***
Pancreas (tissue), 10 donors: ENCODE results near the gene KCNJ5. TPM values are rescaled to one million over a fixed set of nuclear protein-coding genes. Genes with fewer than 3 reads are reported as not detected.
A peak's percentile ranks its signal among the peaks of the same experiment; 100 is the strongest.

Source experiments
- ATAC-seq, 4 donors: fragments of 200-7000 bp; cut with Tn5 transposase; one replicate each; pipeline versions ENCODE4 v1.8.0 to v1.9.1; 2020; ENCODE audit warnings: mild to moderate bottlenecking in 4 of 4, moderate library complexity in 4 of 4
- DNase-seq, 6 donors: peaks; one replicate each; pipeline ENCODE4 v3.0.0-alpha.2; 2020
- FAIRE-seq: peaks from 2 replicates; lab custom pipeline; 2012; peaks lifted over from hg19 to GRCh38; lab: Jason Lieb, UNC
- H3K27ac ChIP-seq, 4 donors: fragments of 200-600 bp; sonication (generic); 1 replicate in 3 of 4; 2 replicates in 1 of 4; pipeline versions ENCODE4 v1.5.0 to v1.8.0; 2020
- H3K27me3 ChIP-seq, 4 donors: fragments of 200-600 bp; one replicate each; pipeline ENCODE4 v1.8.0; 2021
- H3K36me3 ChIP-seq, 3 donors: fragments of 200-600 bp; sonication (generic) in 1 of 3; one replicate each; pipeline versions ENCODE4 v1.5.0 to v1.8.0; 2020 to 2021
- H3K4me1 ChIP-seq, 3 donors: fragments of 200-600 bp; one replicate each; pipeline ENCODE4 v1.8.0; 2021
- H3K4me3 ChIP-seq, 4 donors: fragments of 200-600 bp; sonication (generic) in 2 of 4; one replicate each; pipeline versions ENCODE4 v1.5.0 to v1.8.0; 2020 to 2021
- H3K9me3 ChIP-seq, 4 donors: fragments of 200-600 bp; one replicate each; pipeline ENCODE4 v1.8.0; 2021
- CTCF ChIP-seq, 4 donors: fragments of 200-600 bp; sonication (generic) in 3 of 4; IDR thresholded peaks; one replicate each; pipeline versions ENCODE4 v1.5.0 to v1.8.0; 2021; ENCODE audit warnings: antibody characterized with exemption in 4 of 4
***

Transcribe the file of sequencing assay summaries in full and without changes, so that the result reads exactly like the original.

Pancreas (tissue), 10 donors: ENCODE results near the gene KCNJ5. TPM values are rescaled to one million over a fixed set of nuclear protein-coding genes. Genes with fewer than 3 reads are reported as not detected.
A peak's percentile ranks its signal among the peaks of the same experiment; 100 is the strongest.

Source experiments
- ATAC-seq, 4 donors: fragments of 200-7000 bp; cut with Tn5 transposase; one replicate each; pipeline versions ENCODE4 v1.8.0 to v1.9.1; 2020; ENCODE audit warnings: mild to moderate bottlenecking in 4 of 4, moderate library complexity in 4 of 4
- DNase-seq, 6 donors: peaks; one replicate each; pipeline ENCODE4 v3.0.0-alpha.2; 2020
- FAIRE-seq: peaks from 2 replicates; lab custom pipeline; 2012; peaks lifted over from hg19 to GRCh38; lab: Jason Lieb, UNC
- H3K27ac ChIP-seq, 4 donors: fragments of 200-600 bp; sonication (generic); 1 replicate in 3 of 4; 2 replicates in 1 of 4; pipeline versions ENCODE4 v1.5.0 to v1.8.0; 2020
- H3K27me3 ChIP-seq, 4 donors: fragments of 200-600 bp; one replicate each; pipeline ENCODE4 v1.8.0; 2021
- H3K36me3 ChIP-seq, 3 donors: fragments of 200-600 bp; sonication (generic) in 1 of 3; one replicate each; pipeline versions ENCODE4 v1.5.0 to v1.8.0; 2020 to 2021
- H3K4me1 ChIP-seq, 3 donors: fragments of 200-600 bp; one replicate each; pipeline ENCODE4 v1.8.0; 2021
- H3K4me3 ChIP-seq, 4 donors: fragments of 200-600 bp; sonication (generic) in 2 of 4; one replicate each; pipeline versions ENCODE4 v1.5.0 to v1.8.0; 2020 to 2021
- H3K9me3 ChIP-seq, 4 donors: fragments of 200-600 bp; one replicate each; pipeline ENCODE4 v1.8.0; 2021
- CTCF ChIP-seq, 4 donors: fragments of 200-600 bp; sonication (generic) in 3 of 4; IDR thresholded peaks; one replicate each; pipeline versions ENCODE4 v1.5.0 to v1.8.0; 2021; ENCODE audit warnings: antibody characterized with exemption in 4 of 4